Structure: g-minor, 4/4 rhythm, 2 St.
Comment: This song requires a sustained legato line.

Woeful heart with grief oppressed,
Since my fortunes most distressed,
From my joys hath me removed,
Follow those sweet eyes adored,
Those sweet eyes wherein are stored,
All my pleasures best beloved.

Fly my breast, leave me forsaken,
Wherein Grief his seat hath taken,
All his arrows through me darting,
Thou may'st live by her sun-shining,
I shall suffer no more pining,
By thy loss, than by her parting. 

A Sheperd in a shade his plaining made

Structure: g-minor/major, 4/4 rhythm, 2 St.
Comment: A sweet and gentle song. Some sources print this song as three stanzas, using the last four lines of first stanza for second stanza as well.

A shepherd in a shade, his plaining made,
Of love and lovers´ wrong,
Unto the fairest lass that trod on grass,
And thus began his song.
Since love and fortune will, I honour still,
Your fair and lovely eye,
What conquest will it be, sweet nymph for thee,
If I for sorrow die.
Restore, restore my heart again,
Which love by thy sweet looks hath slain,
Lest that enforc'd by your disdain, I sing,
Fie fie on love, it is a foolish thing.

My heart where have you laid, O cruel maid,
To kill when you might save,
Why have ye cast it forth as nothing worth,
Without a tomb or grave.
O let it be entomb'd and lie,
In your sweet mind and memory,
Lest I resound on every warbling string,
Fie fie on love, that is a foolish thing. 

Faction that euer dwells in court

Structure: G-major, 4/4 rhythm, 5 St.
Comment: The poem is from Fulke Greville. Dowland omits his second stanza.

Faction that ever dwells,
In Court where wits excels
Hath set defiance,
Fortune and Love hath sworn,
That they were never born,
Of one alliance.

Fortune swears, weakest hearts
The book of Cupid´s arts
Turn with her wheel,
Senses themselves shall prove
Venture her place in love
Ask them that feel.

This discord I begot
Atheist, that Honour not
Nature thought good,
Fortune should ever dwell
In Court where wits excel
Love keep the wood.

So to the wood went I
With Love to live and die
Fortune forlorn,
Experience of my youth
Made me think humble Truth
In desert born.

My saint is dear to me,
And Joan herself is she
Joan fair and true,
Joan that doth ever move,
Passions of love with love
Fortune adieu. 

Shall I sue, shall I seeke for grace

Structure: g-minor, 3/2 rhythm, 4 St.
Comment: Some collections give a rather slow and smoothly tempo. Ignoring the barlines, the rhythm appears to be 2/2 starting with an upbeat crotchet, which suggests a fairly fast tempo.

Shall I sue shall I seek for grace?
Shall I pray shall I prove?
Shall I strive to a heav`nly joy,
With an earthly love?
Shall I think that a bleeding heart
Or a wounded eye,
Or a sigh can ascend the clouds
To attain so high.

Silly wretch forsake these dreams,
Of a vain desire,
O bethink what high regard,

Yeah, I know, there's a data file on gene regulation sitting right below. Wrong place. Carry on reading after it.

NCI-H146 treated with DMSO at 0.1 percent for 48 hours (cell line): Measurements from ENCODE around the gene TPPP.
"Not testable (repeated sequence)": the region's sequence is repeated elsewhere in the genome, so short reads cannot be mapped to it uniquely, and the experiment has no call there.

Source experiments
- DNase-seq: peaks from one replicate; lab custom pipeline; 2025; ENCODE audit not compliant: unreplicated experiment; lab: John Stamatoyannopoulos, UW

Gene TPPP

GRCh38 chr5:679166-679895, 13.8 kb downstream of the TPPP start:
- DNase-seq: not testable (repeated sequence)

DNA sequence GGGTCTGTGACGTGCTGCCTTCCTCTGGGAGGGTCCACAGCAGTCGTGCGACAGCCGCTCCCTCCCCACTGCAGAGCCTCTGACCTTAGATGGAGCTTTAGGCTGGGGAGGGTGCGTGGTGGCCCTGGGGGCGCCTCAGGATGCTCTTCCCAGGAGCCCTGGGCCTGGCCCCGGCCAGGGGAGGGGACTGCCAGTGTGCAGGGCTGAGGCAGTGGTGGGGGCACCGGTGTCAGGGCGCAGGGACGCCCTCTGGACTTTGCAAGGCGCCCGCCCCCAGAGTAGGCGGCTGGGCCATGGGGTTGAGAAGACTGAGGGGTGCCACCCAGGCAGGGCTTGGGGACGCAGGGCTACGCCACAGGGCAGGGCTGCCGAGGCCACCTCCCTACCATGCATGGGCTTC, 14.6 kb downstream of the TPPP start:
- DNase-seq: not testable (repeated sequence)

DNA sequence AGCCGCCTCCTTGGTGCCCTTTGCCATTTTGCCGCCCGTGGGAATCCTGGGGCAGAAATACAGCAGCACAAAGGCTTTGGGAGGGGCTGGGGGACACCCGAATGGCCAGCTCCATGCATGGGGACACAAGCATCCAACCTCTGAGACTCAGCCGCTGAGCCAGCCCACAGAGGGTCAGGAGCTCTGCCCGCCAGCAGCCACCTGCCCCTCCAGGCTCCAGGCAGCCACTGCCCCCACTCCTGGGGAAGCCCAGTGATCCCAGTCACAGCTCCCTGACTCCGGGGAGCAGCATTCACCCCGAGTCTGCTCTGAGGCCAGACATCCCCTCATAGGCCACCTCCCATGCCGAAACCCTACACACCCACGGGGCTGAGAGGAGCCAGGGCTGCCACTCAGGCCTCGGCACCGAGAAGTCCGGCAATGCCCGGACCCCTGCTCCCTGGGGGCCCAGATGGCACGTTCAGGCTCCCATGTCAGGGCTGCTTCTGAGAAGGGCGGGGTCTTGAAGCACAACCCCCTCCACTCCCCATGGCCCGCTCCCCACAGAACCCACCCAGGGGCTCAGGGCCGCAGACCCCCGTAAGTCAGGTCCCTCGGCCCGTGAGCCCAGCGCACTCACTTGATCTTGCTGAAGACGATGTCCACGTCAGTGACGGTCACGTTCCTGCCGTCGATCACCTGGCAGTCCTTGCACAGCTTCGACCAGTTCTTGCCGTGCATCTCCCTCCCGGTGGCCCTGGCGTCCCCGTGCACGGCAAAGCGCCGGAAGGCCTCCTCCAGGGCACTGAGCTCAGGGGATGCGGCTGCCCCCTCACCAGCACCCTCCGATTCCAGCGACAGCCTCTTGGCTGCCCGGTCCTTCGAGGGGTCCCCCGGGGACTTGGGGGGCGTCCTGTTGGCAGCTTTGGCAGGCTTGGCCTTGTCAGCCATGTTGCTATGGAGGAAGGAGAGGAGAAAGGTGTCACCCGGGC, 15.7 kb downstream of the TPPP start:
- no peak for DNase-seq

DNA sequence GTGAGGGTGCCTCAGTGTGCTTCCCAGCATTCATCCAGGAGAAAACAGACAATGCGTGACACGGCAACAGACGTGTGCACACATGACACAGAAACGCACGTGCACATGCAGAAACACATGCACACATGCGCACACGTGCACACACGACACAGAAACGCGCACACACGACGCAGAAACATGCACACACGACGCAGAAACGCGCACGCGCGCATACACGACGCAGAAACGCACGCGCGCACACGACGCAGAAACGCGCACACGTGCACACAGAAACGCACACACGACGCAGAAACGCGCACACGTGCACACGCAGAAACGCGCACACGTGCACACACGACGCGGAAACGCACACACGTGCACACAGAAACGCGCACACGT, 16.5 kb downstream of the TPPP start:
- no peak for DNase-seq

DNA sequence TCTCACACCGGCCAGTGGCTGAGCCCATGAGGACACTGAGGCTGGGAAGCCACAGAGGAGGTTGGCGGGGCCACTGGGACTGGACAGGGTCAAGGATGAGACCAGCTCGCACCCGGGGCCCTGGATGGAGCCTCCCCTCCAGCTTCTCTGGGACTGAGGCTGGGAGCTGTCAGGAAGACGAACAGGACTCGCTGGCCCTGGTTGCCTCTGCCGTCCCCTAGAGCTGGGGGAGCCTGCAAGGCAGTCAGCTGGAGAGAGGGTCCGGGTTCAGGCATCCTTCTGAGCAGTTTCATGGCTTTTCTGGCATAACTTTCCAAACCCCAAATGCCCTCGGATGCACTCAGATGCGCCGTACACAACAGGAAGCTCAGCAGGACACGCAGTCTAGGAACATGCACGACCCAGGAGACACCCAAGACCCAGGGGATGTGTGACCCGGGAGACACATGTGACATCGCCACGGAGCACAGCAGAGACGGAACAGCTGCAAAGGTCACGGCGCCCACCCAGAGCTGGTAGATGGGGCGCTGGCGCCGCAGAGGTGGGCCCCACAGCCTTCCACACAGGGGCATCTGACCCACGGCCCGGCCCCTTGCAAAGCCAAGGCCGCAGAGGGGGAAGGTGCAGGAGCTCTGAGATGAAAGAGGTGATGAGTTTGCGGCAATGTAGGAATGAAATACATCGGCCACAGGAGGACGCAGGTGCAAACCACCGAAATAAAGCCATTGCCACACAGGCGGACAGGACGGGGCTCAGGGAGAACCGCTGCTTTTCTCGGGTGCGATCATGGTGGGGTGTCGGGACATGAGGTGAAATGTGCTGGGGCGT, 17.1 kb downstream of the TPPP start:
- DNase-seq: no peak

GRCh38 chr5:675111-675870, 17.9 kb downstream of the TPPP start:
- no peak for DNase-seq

Holy hopes do require.
Favour is as fair as things are,
Treasure is not bought,
Favour is not won with words,
Nor the wish of a thought.

Pity is but a poor defence,
For a dying heart,
Ladies` eyes respect no moan,
In a mean desert.
She is too worthy far,
For a worth so base,
Cruel and but just is she,
In my just disgrace.

Justice gives each man his own,
Though my love be just,
Yet will not she pity my grief,
Therefore die I must,
Silly heart then yield to die,
Perish in despair,
Witness yet how fain I die,
When I die for the fair. 

Finding in fields my Siluia all alone (Toss not my soul)

Structure: g-minor, 4/4 rhythm, 2 St.

Toss not my soul, O Love 'twixt hope and fear,
Show me some ground where I may firmly stand
Or surely fall, I care not which appear,
So one will close me in a certain band.

When once of ill be uttermost is known,
The strength of sorrow quite is overthrown.

Take me assurance to thy blissful hold,
Or thou Despair unto thy darkest cell.
Each hath full rest, the one in joys enrolled,
Th'other, in that he fears no more, is well:

When once of ill be uttermost is known,
The strength of sorrow quite is overthrown. 

Cleare or Cloudie sweet as Aprill showring

Structure: G-major, 4/4 rhythm, 3 St.
Comment: A fresh and delightful melody. The poem is a little obscure in places the general drift of meaning is clear enough. In the refrain Dowland provided an optional descant for treble viol.

Clear or cloudy sweet as April show'ring,
Smooth or frowning so is her face to me,
Pleas'd or smiling like mild May all flow'ring,
When skies blue silk meadows carpets be,
Her speeches notes of that night-bird that singeth,
Who thought all sweet yet jarring notes out-ringeth.

Her grace like June, when earth an trees be trimm'd,
In best attire of complete beauty's height,
Her love again like summer's days be dimm'd,
With little clouds of doubtful constant faith,
Her trust her doubt, like rain and heat in skies,
Gently thund'ring, she lightning to my eyes.

Sweet summer-spring that breatheth life and growing,
In weeds as into healing herbs and flow'rs,
And sees of service divers sorts in sowing,
Some haply seeming and some being yours,
Rain on your herbs and flow'rs that truly serve,
And let your weeds lack dew and duly starve. 

Humor say what makst thou heere

Structure: G-major, 3/2 rhythm, 3 St.
Comment: This song is in a dialogue form.

1st Voice - Humour say what mak'st thou here,
In the presence of a queen,
2nd Voice - Princes hold conceit most dear,
All conceit in humour seen.
1st Voice - Thou art a heavy leaden mood,
2nd Voice - Humour in Invention's food.
Both - But never Humour yet was true,
But that which only pleaseth you.

1st Voice - O, I am as heavy as earth,
Say then who is Humour now.
2nd Voice - Ia am now inclined to mirth,
Humour I as well as thou.
1st Voice - Why then 'tis I am drowned in woe,
2nd Voice - No no Wit is cherish'd so,
Both - But never Humour yet was true,
But that which only pleaseth you.

1st Voice - Mirth then is drown'd in Sorrow's brim,
O, in sorrow all things sleep.
2nd Voice - No no fool the light'st things swim,
Heavy things sink to the deep.
1st Voice - In her presence all things smile,
2nd Voice - Humour frolic then awhile.
Both - But never Humour yet was true,
But that which only pleaseth you. 

Dowland's Adieu for Master Oliver Cromwell

Structure: g-minor, 2/2 rhythm.
Comment: A practice piece for lute and bass-viol.